Margaret Elliot, an aging Hollywood star, on a career downturn, hits bottom when she is arrested for drunk driving. Afterwards, she can only get work behind the counter in a department store. A one time acting protege of hers, Jim Johannson, now a mechanic in a shipyard, tries to offer her stability and a more normal life. Margaret can’t stay away from Hollywood, however. She is offered a small role in a new picture, and tests for it, but loses the part . She is instead offered the lead in a new film “Falling Star” about an aging actress who doesn’t know when to quit. This hits too close to home and drives her finally to leave Hollywood for good and return to Jim.
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The early 1950s saw a boom in Hollywood for movies about movies, or more accurately, movies about the business of movie making and the toll that it takes, particularly on women - “Sunset Boulevard” (1950),“The Bad and the Beautiful” (1952), “Barefoot Contessa” (1954) and “A Star Is Born” (1954). If we expand the definition a little bit we can also include “All About Eve” (1950), which, although it deals with the New York theatre world more than Hollywood, still revolves around the problems of an aging actress in the central role. “The Star” is perhaps the least known of this genre of films, and maybe that’s because this material was simply getting better treatment elsewhere. “The Star” does not have the stellar supporting cast or the enjoyable back stage bitchiness of “All About Eve”; nor the gothic weirdness of “Sunset Boulevard”, for instance. As well, Bette Davis had already distinguished herself in “All About Eve”; Margot Channing being an even better written part than Margaret Elliot. Whatever the case, it is a solid, entertaining entry into this group of films.
Bette Davis gives a characteristically brave performance as Margaret Elliot, a woman who at first seems to have a great deal in common with Davis herself. She is Davis’ age, and Davis lets herself be photographed to show it. Margaret is also an Oscar winning actress who is much admired.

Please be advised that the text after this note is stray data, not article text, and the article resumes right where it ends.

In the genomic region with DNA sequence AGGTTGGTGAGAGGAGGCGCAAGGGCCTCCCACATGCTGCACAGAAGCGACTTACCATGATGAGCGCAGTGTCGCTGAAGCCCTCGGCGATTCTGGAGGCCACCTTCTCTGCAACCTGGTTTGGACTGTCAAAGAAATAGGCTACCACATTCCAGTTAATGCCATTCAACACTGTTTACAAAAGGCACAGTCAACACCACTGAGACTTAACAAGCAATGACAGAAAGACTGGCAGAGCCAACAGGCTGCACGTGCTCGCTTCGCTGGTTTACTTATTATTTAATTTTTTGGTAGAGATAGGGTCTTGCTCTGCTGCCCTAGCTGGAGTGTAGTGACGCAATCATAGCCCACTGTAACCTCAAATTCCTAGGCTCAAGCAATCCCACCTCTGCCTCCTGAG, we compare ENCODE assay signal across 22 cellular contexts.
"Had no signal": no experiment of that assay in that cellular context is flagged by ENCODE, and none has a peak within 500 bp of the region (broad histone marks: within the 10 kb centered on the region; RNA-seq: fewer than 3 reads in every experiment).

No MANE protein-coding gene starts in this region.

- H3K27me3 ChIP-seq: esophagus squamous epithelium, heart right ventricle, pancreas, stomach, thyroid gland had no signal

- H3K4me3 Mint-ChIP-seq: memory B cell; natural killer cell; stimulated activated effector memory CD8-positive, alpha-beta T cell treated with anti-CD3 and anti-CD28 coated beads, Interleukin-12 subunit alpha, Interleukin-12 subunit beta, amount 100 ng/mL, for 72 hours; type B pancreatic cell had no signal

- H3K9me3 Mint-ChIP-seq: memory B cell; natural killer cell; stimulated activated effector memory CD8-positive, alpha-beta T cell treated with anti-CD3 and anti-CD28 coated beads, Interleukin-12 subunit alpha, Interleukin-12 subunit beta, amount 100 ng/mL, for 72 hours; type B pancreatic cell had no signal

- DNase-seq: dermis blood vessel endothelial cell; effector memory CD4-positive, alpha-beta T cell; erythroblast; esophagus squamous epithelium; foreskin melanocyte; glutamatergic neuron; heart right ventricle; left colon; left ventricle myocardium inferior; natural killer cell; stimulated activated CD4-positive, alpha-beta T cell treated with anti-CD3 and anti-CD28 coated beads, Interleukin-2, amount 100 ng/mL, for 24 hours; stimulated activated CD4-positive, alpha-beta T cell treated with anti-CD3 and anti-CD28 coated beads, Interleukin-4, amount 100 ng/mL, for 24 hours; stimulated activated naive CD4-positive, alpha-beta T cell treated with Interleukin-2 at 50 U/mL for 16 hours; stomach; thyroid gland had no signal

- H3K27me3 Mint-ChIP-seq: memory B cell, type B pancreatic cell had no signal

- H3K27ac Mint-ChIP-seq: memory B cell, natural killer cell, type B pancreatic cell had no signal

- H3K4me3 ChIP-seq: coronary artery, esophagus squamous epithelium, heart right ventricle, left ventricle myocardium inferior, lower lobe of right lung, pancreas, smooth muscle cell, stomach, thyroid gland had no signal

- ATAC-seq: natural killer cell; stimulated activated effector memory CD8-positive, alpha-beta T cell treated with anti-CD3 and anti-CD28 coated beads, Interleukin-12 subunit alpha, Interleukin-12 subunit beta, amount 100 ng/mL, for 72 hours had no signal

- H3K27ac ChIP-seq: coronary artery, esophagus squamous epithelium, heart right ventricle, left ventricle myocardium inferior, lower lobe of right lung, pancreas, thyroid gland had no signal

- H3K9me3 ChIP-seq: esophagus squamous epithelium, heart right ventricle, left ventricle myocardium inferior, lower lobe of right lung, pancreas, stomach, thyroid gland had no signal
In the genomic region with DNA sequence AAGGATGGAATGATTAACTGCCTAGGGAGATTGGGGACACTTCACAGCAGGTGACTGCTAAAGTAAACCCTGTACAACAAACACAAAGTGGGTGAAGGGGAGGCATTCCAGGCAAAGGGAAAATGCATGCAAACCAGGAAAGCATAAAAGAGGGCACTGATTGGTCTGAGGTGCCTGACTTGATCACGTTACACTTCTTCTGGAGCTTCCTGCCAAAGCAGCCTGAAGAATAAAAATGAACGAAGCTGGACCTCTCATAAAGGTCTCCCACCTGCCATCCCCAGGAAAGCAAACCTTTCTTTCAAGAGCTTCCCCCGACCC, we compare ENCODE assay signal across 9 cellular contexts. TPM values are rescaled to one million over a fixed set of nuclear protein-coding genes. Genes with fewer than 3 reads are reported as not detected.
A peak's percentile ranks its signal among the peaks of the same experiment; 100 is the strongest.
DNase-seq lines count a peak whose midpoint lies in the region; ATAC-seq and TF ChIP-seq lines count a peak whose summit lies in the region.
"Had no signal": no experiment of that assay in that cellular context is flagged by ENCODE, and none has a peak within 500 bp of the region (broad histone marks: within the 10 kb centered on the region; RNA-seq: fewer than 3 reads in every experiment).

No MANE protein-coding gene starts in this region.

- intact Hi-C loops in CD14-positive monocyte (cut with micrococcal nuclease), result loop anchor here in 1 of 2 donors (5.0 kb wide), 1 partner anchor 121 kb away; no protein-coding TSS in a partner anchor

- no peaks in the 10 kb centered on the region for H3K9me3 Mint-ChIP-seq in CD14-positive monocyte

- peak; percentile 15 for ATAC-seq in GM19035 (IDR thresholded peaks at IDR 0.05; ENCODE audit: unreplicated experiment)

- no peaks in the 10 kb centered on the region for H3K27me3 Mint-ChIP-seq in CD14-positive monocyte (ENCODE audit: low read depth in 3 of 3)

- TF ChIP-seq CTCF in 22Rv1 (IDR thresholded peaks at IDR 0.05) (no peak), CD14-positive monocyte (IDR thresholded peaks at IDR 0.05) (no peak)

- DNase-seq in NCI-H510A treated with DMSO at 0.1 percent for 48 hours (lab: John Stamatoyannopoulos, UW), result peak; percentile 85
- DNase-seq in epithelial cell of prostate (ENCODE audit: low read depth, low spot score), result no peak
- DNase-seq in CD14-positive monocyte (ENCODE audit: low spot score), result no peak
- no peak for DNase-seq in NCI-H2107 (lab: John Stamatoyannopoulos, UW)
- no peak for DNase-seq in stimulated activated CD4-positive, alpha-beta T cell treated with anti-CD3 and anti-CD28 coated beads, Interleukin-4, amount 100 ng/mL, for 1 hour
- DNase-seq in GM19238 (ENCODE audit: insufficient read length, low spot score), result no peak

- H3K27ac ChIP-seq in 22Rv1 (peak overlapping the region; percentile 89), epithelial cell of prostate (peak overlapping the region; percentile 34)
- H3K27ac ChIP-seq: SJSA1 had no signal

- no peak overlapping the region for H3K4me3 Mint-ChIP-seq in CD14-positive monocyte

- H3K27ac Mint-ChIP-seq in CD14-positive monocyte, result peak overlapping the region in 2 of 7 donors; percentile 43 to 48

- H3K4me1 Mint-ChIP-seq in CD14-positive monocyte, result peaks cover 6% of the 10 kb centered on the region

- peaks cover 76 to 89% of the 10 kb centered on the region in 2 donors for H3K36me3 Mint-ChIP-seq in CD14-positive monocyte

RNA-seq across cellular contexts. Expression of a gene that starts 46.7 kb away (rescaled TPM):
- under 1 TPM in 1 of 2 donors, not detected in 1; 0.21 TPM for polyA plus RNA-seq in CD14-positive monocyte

The weakness in the movie’s conception seems to be the lack of a really strong antagonist with whom Davis can spar. Lacking this, the sole focus of the film must return constantly to its eponymous star, and her admittedly vivid character. But overall the movie lacks dramatic tension. Sterling Hayden as Jim Johannson, Margaret’s one time discovery who now wants to take care of her, is good but not given enough to do. His sole function in the film seems to be to plead with Margaret to behave herself. It is a passive role for an actor better suited to harder edged characters.
The movie also features a very young Natalie Wood as Gretchen, Margaret’s only child. She is fresh faced and open and Bette Davis has a good rapport with her. Davis particularly excels in a telephone scene when Margaret must talk to her off screen adolescent daughter about her drunk driving arrest making the front pages of all the newspapers.
“The Star” was shot on location around Los Angeles with cinematography by Ernest Laszlo, who achieves a semi-documentary look with the use of a lot natural light in the outdoor shots. The musical score by Victor Young seems intrusive at times, particularly in the more sensitive scenes between mother and daughter.
Overall “The Star” is an often overlooked movie that still has much to recommend it, particularly a courageous and intense central performance that earned its star her 10th Academy Award nomination.